Discussion in 'Star Trek - The Original & Animated Series' started by Kaelef, Sep 16, 2019.
Valiant. And, yes, that's a nice moment.
I think Apple was probably inspired by the goose neck viewscreens, as the close-up Of The goose neck viewscreen looks like it has an Apple iPhone SE in it (held horizontally) when Spock is Calling Pike from the bridge.
As different as they are, I like both The Cage and WNMHGB as I do both TMP and WOK.
Yep. Also, Man Trap seems to have been chosen because it was the only complete planet show available at the time (WNM does go planetside, but not till half an hour in).
I've seen this before and completely disagree. Presenting the lead character at such a crossroads is a way to get an "origin arc" out of a character who's already supposed to be experienced at their job. The pilot episode of Adam-12, which aired as the first episode, did something similar with Pete Malloy. When we met him, he'd just lost a partner and was considering leaving the force, but in the meantime was assigned a new rookie partner, Jim Reed. The potential that Reed showed as an officer while still having a lot to learn motivated Malloy to stay. This introduction to Pete Malloy didn't prevent the show from running for seven years, all with co-lead Martin Milner as Pete Malloy.
Even now, 63 minutes is odd for a runtime for any TV movie. Nowadays, in the US, every half-hour show airs about 8 minutes of ads (versus 3.5/4 minutes in the 60’s when Trek episodes ran 52/53 minutes without commercials), 16 minutes in an hour and 24 minutes in a one-hour-And-thirty-minute program slot. In order to fill a 90 minute slot, “The Cage” would need 27 minutes of commercials.
In the 60’s, “The Cage” would’ve needed about another 17 minutes of film to stretch it to a film meant for a 90 minute slot (that could’ve added another “C” plot, I don’t see them adding 17 minutes of a dream sequence)! Was that shot and it’s been lost to time? Of course, the version of “The Cage” available on home video is based on Gene Roddenberry’s workprint, which could be considered like the VHS copy of “Measure Of A Man” that was given to the scriptwriter, and had not had its final edit, which would mean that had “The Cage” been aired in the 60’s as part of TOS, it would’ve appeared with 10 less minutes of footage. I don’t recall seeing “The Cage” in Syndication (aside from “The Menagerie”) but does it work in Syndication with about 20 minutes cut out?
It makes more sense that it would’ve been released as a “B” film in its current form or put out on Super 8 or 16mm for home viewing
The big difference between Malloy and Pike is that by the end of "The Impossible Mission" (the Adam-12 pilot), he was much more at ease with himself and had a newfound purpose, as opposed to Pike, who was still closed off and/or Hunter still doing the "I'm projecting the leader" part, even as he was supposed to have discovered his own new lease on continuing on as captain. Hunter--and the way Pike was written--did not scream that perfect mix of formal leader and charismatic personal side with many faces, which Shatner delivered by the boatload in the WNMHGB pilot.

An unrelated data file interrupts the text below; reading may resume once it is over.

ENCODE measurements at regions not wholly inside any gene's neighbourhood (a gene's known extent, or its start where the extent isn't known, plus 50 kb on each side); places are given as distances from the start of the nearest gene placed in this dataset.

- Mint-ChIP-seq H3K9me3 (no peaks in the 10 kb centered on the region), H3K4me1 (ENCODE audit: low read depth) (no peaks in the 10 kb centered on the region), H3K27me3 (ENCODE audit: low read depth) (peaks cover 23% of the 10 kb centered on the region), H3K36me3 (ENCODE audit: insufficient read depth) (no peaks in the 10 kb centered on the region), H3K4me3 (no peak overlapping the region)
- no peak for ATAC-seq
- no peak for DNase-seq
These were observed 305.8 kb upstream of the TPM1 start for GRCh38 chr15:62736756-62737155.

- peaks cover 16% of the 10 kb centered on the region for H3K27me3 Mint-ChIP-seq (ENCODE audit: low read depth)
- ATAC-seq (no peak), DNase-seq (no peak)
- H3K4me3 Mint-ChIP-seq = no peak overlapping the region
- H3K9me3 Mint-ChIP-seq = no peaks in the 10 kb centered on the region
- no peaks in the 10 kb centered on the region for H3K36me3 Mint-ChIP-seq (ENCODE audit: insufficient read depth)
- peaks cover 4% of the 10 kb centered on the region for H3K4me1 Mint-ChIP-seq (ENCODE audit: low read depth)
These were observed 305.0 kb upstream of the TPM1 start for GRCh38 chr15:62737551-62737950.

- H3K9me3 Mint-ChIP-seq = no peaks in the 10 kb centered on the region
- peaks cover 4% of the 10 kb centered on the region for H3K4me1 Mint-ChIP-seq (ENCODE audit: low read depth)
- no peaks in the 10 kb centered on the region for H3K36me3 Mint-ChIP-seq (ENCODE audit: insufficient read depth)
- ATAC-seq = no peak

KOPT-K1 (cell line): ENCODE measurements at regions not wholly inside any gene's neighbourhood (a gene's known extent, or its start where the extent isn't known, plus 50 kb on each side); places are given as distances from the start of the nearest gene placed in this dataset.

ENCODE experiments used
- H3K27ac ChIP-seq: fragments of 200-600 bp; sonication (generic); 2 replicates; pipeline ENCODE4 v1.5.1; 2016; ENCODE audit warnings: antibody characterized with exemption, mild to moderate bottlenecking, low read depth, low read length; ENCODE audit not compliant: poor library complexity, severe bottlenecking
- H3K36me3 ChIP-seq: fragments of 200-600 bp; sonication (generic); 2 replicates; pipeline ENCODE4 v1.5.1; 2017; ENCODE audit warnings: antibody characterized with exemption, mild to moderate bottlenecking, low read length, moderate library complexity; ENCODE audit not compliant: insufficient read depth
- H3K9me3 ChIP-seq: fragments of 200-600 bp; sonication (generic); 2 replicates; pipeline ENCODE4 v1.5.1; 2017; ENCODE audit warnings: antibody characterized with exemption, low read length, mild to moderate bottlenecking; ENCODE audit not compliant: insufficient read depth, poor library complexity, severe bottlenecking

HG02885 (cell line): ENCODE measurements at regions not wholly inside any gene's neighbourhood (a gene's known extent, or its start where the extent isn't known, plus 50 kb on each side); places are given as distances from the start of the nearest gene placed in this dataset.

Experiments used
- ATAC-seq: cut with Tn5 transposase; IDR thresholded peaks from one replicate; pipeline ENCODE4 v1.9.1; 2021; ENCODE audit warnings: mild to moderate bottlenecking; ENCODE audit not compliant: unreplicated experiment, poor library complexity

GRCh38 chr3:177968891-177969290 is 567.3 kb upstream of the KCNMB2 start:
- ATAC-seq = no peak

Even in your Adam-12 example, Martin Milner had no problem mixing hard-nosed, street-weary Malloy, and offered a caring (in somewhat begrudging fashion), human side by the pilot's end (certainly more than his boss--Jack Webb--would ever show as Joe Friday). Milner's Pete Malloy helped sell the series because the audience had a character that was not stuck in one, dour emotional state, and hinted that he and Reed just might be a good partnership worth following--and it was. On the other hand, Pike--despite being the captain who we assumed worked closely with his officers--still failed to give that full impression by the end of his pilot. If you could not get it right in the pilot (where that's the purpose), then both actor and character's prospects as the lead of a regular series were highly doubtful, and deservedly so.
While I tend to agree that Pike was a bit too serious and fed up it would have been resolved in future episodes. I'm sure we would have seen a more chill guy. I also think that part of the reason Pike is so admired was because of his heroism of sacrificing his life to a horrible fate in "The Menageries". I'm sure Picard and Janeway and Sisko wouldn't have all their fans if we'd only seen them on their pilot set up episode.
Yes Kirk is a more approachable likeable character (from the get-go). While things were pretty serious in WNMHGB it has some moments of lightness and hope - which I didn't get from "The Cage". Mitchell and Kirk teasing Spock. Spock at the end admitting he felt for Mitchell.
The main problem with "The Cage" was there were two stiff upper lip characters as leads. Maybe if when Number One was captured, she and Pike sat in the corner and acted like comrades and discussed the situation like what shall we do, even a bit we've been in tougher situations and got out before sort of stuff. Instead they acted as if thy'd just be assigned together for the first time.
No criticism on the performance of Hunter or Majel here while I admire the braveness of their characters there was just no chance to get to like them in this one episode. Whereas I liked kirk from the start.
Was that really such a problem, though? There were other successful shows like that, like Dragnet. And Star Trek was a show about military officers, disciplined and ultraprofessional.
I can only talk about my own likes and while I might watch a show like Dragnet I don't become attached to it like I am to Star Trek if there are no characters I can relate to or like.
I wouldn't even "like" Spock if he was strictly Vulcan all the time.